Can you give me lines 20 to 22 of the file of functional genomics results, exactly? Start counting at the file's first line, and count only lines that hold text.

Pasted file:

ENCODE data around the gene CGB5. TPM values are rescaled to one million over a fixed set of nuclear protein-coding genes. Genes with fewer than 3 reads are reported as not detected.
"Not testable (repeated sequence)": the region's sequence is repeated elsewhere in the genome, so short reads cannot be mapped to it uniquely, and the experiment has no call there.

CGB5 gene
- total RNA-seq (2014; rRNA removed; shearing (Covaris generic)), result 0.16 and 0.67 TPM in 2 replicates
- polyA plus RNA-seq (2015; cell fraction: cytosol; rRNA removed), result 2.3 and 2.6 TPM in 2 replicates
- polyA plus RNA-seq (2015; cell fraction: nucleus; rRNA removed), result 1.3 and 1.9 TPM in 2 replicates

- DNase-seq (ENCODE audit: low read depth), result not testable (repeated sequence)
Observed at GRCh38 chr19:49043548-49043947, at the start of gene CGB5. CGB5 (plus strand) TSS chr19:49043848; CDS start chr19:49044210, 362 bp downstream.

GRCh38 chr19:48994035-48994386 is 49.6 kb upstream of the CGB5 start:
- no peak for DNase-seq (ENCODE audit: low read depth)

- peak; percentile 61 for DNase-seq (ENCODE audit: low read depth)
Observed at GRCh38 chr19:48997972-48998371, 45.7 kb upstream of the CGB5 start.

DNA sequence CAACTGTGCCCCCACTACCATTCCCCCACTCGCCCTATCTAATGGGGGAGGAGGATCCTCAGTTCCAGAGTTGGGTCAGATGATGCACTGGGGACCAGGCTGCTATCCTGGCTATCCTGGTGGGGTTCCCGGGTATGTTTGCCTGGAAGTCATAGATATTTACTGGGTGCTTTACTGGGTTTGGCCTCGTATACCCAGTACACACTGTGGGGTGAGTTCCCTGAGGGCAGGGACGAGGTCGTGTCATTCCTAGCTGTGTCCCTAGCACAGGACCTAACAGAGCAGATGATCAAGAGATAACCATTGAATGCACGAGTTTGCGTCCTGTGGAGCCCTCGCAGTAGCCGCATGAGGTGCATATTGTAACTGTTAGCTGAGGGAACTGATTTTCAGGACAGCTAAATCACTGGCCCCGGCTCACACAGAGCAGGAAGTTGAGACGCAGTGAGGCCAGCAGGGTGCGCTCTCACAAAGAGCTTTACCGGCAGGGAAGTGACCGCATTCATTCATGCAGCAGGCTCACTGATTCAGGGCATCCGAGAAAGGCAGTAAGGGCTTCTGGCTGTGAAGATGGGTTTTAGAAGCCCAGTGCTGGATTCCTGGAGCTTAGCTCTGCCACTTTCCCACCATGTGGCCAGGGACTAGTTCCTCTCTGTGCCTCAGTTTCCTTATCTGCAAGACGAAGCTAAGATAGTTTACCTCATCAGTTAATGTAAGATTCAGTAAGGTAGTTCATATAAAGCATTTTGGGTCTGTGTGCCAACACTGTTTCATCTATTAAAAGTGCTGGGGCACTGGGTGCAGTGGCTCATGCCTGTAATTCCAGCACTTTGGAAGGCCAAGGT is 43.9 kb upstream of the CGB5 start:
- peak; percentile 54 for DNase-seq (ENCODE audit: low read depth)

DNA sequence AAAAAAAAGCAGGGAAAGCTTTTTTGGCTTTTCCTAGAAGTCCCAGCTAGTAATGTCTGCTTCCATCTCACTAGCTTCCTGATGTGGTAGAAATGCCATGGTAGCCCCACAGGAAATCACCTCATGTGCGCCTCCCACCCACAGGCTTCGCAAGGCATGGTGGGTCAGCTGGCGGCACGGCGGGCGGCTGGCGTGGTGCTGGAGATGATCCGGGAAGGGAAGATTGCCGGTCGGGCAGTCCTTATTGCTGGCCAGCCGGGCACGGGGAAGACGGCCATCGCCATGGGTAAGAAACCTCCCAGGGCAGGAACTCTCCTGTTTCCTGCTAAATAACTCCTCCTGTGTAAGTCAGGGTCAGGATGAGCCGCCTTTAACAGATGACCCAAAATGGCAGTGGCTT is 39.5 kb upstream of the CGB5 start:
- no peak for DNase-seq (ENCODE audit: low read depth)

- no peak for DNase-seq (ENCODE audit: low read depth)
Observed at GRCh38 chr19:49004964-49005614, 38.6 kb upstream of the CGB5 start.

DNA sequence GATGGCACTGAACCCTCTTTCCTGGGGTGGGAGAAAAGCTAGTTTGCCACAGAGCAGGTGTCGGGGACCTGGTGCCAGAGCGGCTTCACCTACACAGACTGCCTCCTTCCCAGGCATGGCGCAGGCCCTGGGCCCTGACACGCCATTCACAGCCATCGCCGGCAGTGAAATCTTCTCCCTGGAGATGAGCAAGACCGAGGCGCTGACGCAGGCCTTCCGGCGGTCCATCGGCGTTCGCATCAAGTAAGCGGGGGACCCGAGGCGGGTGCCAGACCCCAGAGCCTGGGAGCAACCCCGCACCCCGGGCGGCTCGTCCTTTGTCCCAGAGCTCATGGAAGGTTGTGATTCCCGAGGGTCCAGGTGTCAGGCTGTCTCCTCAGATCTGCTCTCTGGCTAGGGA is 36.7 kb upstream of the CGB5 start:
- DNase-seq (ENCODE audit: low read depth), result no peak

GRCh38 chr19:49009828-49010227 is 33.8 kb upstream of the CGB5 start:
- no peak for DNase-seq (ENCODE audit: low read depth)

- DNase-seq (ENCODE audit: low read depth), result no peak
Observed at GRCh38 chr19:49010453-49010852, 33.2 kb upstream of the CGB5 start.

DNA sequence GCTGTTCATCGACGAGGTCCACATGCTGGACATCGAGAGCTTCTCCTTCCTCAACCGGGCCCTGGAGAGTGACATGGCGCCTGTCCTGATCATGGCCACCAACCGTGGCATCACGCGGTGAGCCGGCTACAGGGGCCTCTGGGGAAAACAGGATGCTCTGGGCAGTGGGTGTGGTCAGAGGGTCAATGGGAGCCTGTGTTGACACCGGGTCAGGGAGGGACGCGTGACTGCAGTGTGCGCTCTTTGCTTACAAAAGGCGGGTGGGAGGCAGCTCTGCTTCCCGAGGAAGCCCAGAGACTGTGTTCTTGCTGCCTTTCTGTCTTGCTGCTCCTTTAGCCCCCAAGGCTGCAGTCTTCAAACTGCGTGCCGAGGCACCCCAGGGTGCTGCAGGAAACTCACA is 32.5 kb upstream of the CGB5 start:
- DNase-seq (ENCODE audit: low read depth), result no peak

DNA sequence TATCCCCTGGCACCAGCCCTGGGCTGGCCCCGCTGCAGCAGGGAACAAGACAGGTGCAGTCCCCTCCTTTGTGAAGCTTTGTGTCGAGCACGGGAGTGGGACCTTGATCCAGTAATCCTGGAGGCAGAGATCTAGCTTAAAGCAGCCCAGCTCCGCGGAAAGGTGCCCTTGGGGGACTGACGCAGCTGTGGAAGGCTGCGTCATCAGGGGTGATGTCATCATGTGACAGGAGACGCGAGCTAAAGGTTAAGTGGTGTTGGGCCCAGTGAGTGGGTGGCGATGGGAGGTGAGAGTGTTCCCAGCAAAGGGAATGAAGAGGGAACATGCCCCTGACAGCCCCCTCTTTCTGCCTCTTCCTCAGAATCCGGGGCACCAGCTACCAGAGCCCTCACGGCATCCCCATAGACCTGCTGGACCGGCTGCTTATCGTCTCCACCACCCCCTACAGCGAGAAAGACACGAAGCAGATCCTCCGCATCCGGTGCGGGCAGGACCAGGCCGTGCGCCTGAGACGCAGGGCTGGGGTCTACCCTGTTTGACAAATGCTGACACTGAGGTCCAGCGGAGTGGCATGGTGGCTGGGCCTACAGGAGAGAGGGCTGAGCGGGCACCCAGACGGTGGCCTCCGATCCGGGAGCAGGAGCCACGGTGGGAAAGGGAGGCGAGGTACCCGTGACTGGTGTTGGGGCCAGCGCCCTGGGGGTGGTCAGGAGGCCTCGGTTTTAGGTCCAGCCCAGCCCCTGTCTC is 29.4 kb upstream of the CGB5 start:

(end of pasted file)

- DNase-seq (ENCODE audit: low read depth), result no peak

GRCh38 chr19:49009828-49010227 is 33.8 kb upstream of the CGB5 start:
- no peak for DNase-seq (ENCODE audit: low read depth)